U.S.-China Cyber Agreement

During the state visit on September 24-25, 2015, President Xi Jinping of China and President Barack Obama reached a Cyber Agreement. This report briefly discusses that agreement.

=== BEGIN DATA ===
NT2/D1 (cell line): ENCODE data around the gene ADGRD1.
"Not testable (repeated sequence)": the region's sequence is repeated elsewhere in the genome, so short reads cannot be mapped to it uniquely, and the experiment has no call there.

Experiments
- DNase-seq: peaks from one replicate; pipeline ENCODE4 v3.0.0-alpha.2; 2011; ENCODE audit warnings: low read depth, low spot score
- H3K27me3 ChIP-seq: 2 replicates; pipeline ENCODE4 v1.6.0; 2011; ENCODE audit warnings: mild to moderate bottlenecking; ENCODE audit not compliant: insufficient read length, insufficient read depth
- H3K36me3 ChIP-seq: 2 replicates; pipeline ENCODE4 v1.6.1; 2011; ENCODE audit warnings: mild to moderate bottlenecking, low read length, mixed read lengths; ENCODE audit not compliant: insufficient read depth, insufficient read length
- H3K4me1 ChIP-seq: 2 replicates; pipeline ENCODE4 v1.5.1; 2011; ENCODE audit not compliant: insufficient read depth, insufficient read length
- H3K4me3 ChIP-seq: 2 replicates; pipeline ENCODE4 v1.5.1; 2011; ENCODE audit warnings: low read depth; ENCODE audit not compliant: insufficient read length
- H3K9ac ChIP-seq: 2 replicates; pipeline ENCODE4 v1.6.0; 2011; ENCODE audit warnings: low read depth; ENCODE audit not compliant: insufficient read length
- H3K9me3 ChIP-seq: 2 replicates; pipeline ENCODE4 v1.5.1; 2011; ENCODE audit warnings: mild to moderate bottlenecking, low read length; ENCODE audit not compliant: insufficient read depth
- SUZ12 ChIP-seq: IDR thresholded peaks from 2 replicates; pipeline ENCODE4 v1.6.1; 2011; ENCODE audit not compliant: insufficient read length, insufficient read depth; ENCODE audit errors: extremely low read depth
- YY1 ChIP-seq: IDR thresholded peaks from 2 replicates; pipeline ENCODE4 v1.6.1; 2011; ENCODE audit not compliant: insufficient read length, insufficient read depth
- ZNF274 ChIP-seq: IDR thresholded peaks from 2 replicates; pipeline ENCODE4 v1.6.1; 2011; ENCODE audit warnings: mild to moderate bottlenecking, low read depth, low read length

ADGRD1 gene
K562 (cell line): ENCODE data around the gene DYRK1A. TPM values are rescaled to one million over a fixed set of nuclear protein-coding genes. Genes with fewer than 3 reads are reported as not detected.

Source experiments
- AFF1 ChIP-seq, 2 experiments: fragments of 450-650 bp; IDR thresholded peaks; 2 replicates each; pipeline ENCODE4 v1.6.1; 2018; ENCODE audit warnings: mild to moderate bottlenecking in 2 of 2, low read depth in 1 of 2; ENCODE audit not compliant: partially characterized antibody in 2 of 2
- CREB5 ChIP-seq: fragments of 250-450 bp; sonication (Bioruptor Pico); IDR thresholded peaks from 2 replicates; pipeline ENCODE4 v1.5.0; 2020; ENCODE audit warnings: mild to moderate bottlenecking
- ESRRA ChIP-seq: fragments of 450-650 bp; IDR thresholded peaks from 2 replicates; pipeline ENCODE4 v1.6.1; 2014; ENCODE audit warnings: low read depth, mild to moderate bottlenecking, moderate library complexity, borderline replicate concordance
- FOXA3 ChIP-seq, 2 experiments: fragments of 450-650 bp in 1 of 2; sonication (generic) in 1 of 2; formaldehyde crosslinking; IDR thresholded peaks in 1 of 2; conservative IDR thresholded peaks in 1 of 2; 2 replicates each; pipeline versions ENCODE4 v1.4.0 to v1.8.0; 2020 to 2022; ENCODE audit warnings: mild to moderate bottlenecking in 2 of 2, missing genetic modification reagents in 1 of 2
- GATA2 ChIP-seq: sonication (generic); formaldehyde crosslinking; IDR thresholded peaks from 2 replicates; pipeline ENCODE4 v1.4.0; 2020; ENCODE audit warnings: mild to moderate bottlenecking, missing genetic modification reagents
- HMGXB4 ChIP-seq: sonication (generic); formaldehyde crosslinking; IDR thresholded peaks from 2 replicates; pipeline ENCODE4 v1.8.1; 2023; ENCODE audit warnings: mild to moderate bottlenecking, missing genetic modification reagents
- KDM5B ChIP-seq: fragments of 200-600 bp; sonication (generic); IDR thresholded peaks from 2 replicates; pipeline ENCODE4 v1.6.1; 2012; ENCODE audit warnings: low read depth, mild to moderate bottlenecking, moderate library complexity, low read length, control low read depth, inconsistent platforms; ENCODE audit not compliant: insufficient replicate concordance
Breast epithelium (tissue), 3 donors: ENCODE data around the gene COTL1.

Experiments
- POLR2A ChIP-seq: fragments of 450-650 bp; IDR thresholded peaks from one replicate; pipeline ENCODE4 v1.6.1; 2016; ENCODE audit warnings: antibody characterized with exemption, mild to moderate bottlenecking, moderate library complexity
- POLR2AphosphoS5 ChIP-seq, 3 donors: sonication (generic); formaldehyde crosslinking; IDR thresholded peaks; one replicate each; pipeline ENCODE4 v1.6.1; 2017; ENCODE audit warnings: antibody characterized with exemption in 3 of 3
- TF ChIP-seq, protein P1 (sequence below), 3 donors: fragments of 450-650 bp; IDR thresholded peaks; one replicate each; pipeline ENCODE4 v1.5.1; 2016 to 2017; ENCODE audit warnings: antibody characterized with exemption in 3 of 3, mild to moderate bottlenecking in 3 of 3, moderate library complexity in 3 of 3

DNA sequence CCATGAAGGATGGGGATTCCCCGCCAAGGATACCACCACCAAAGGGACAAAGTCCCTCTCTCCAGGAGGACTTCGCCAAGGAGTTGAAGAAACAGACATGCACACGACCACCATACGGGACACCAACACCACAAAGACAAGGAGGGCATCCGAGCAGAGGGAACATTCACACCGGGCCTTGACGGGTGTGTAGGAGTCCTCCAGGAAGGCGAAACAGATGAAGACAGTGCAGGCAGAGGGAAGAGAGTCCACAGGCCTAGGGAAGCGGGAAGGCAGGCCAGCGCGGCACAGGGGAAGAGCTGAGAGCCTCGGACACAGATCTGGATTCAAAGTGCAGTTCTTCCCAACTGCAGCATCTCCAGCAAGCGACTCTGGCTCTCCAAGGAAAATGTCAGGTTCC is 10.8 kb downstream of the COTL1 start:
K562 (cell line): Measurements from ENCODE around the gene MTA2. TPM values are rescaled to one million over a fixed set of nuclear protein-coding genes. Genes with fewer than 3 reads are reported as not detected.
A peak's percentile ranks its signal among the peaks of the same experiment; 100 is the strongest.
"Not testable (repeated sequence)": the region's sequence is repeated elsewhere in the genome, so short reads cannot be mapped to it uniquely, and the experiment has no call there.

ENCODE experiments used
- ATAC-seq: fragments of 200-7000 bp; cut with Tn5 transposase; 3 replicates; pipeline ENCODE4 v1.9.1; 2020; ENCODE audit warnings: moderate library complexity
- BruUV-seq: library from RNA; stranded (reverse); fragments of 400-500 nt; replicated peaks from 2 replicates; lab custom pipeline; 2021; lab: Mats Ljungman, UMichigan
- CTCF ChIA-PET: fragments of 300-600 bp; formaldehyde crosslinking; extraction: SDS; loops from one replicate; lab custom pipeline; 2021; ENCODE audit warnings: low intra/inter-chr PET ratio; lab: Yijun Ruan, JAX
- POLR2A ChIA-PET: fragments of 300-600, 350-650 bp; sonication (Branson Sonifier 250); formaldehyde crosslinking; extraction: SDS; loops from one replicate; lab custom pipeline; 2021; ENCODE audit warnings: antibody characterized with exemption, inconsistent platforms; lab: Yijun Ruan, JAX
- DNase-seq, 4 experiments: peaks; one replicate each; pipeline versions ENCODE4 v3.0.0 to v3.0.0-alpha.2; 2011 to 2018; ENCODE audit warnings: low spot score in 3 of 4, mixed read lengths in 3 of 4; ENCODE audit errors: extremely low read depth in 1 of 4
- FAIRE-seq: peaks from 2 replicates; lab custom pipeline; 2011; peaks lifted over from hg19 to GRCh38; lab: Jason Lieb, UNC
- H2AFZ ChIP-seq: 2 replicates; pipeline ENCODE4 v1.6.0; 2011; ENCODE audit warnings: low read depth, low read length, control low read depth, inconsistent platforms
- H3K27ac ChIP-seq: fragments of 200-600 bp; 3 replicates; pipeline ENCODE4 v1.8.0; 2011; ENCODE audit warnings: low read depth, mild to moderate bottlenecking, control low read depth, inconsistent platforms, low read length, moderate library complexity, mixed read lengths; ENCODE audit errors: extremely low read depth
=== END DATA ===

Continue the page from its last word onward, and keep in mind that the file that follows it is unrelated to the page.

CRS INSIGHT U.S.–China Cyber Agreement October 16, 2015 (IN10376) | Related Author John W. Rollins | John W. Rollins, Coordinator, Specialist in Terrorism and National Security (jrollins@crs.loc.gov, 7-5529) Susan V. Lawrence, Specialist in Asian Affairs (slawrence@crs.loc.gov, 7-2577) Dianne E. Rennack, Specialist in Foreign Policy Legislation (drennack@crs.loc.gov, 7-7608) Catherine A. Theohary, Specialist in National Security Policy and Information Operations (ctheohary@crs.loc.gov, 70844) U.S.-China Cyber Agreement During the state visit on September 24-25, 2015, President Xi Jinping of China and President Barack Obama reached a Cyber Agreement. Soon after, the White House released details contained in the agreement. In principle, the United States and China agreed, among other things, to provide timely responses to requests for information and assistance concerning malicious cyber activities, refrain from conducting or knowingly supporting cyber-enabled theft of intellectual property,  pursue efforts to further identify and promote appropriate norms of state behavior in cyberspace within the international community, and establish a high-level joint dialogue mechanism on fighting cybercrime and related issues.  U.S. Claims of Chinese Unauthorized Computer Access Accusations of China's pursuit of cyber-capabilities directed at U.S. security interests have persisted for decades. Reportedly, many U.S. investigations of Chinese government and suspected quasi-affiliated entities have focused on unauthorized access to both U.S. government and private-sector databases for purposes of economic espionage. On May 19, 2014, the U.S. Department of Justice indicted five Chinese military hackers for computer hacking and economic espionage directed at six American entities in the U.S. nuclear power, metals, and solar products industries. In discussing the details related to this indictment, U.S. Attorney General Eric Holder stated, "This is a case alleging economic espionage by members of the Chinese military and represents the first ever charges against a state actor for this type of hacking." U.S. and Chinese Statements President Obama stated on September 16, before the state visit, that his Administration viewed alleged Chinese cyber theft of trade secrets as "an act of aggression that has to stop." He warned, that the U.S. government is "prepared to [impose] some countervailing actions to get their [China's] attention." The statement contained in the Cyber Agreement that neither government will knowingly support cyber-enabled theft of intellectual property for commercial gain appeared to signal Chinese acceptance, for the first time, of the distinction the U.S. government draws between cyber intrusions for national security purposes and activities pursued for commercial benefit. President Xi lent his personal imprimatur to the pledge not to support commercial cyber espionage by stating that "... both government[s] will not be engaged in or knowingly support online theft of intellectual properties," and by declaring in a speech in Seattle three days earlier that "the Chinese government will not, in whatever form, engage in commercial theft or encourage or support such attempts by anyone." Some observers have noted that a troublesome aspect of the Cyber Agreement, however, is that it may not reflect the intentions of the People's Liberation Army. In response to a question about whether he was satisfied with China's steps on cybersecurity, President Obama said that the United States has traditional law enforcement tools available to "go after those who are attacking our companies or trying to extract trade secrets and data," and, through an executive order issued in April 2015, also has the ability to impose sanctions. Sanctions On April 1, 2015, President Obama signed Executive Order 13694 finding "that the increasing prevalence and severity of malicious cyber-enabled activities originating from, or directed by persons located, in whole or in substantial part, outside the United States constitute an unusual and extraordinary threat to the national security, foreign policy, and economy of the United States." Declaring that the circumstances constitute a national emergency, the President ordered the Department of the Treasury to block all property and interests in property under U.S. jurisdiction of any person or entity that the Secretary of the Treasury, in consultation with the Secretary of State and the Attorney General, finds responsible for or complicit in a cyber-enabled activity that compromises any computer or network that serves a U.S. critical infrastructure sector, harms a critical infrastructure sector, disrupts the availability of a computer or network, or causes "a significant misappropriation of funds or economic resources, trade secrets, personal identifiers, or financial information for commercial or competitive advantage or private financial gain.... " The President further determined that any designated person will be denied entry into the United States. To date, no persons or entities have been designated and made subject to economic and travel restrictions under this order. Prior to President Xi's state visit, however, media reports suggest "the Chinese arrested a handful of hackers at the urging of the U.S. government" in anticipation of Chinese hacking of U.S. entities related-issues to be discussed with President Obama. International Cyber Agreements and Norms The intent of an entity's use of a cyber-capability appears to be a factor in the development of international laws and norms in cyberspace. Discussing the different types and purposes of software code being developed and used by various nations, U.S. State Department Coordinator for Cyber Issues, Chris Painter, stated in October 2015, "I don't know what (a) cyberarm is. A piece of (software code) could be used for malicious, research, or defense purposes." Many existing international instruments have implications for cybersecurity, including those relating to law enforcement, defense, and security, along with treaties, conventions, and agreements, such as the United Nations Charter and the Geneva Conventions. The Council of Europe Convention on Cybercrime, also known as the Budapest Convention, is a law-enforcement treaty that requires signatories to adopt criminal laws against specified types of activities in cyberspace, empower law-enforcement agencies to investigate such activities, and cooperate with other signatories. The Convention focuses on identification and punishment of criminals rather than prevention of cybercrime. Consequently, it may act as a deterrent, but it has no remediating effect on the criminal acts that do occur. While widely cited as the most substantive international agreement relating to cybersecurity, some observers regard it as unsuccessful. While the United States has ratified it, China is not a signatory. China and the United States are members of the UN Group of Governmental Experts, which focuses on cooperative cybersecurity and norm development. Likewise, both nations have worked with the Association of Southeast Asian Nations (ASEAN) to strengthen cooperation in combatting cybercrime.